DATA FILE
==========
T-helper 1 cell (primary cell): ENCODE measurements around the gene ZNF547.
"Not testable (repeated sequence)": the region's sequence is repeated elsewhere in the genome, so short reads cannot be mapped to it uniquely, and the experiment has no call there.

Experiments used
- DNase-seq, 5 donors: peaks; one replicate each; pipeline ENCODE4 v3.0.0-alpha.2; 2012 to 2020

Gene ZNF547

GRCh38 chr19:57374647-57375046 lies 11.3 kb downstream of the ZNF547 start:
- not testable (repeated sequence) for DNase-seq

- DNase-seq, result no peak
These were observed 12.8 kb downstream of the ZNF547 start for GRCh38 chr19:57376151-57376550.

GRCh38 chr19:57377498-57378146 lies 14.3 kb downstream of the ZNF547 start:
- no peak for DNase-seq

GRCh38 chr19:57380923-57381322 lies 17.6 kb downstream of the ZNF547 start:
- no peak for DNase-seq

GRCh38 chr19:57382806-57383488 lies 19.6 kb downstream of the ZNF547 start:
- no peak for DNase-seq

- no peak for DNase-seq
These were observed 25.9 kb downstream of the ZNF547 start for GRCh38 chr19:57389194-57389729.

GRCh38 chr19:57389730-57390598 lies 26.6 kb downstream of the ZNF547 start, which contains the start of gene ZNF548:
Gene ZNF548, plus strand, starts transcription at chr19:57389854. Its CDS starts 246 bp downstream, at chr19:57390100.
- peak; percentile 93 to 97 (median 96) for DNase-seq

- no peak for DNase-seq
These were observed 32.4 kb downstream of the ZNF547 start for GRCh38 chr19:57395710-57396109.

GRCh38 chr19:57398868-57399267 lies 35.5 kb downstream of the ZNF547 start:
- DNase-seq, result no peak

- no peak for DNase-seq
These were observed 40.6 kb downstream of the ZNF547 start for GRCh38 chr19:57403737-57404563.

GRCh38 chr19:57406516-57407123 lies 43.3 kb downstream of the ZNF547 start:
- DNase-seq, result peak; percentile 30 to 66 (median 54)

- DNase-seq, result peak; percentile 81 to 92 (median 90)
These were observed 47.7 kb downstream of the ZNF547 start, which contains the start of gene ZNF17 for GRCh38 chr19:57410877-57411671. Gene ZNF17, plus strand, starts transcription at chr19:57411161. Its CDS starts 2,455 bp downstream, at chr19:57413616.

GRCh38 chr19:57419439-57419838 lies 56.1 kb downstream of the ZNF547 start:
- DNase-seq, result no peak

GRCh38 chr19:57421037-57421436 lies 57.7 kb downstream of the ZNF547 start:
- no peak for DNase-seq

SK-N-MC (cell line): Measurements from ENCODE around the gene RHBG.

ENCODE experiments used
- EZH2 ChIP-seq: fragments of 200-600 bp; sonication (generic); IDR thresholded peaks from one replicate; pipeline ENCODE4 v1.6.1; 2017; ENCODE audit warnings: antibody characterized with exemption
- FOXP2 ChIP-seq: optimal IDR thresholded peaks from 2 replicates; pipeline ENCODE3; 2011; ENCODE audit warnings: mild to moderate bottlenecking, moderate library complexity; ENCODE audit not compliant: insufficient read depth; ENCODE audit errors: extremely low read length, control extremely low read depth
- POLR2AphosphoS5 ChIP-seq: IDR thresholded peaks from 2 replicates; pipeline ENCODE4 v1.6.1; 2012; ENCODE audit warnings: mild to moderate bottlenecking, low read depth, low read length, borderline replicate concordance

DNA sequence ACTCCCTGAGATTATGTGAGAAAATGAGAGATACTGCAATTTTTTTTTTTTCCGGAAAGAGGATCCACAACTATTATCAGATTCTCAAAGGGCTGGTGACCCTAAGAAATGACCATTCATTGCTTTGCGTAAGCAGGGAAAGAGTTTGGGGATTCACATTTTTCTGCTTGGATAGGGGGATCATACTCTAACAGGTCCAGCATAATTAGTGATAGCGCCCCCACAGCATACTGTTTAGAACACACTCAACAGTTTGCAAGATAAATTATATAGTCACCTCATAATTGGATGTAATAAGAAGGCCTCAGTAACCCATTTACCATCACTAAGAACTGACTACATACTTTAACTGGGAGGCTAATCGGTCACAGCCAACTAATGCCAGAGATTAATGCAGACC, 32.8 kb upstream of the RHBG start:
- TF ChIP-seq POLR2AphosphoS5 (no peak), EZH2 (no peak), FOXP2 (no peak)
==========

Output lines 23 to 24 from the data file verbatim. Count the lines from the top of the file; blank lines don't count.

GRCh38 chr19:57398868-57399267 lies 35.5 kb downstream of the ZNF547 start:
- DNase-seq, result no peak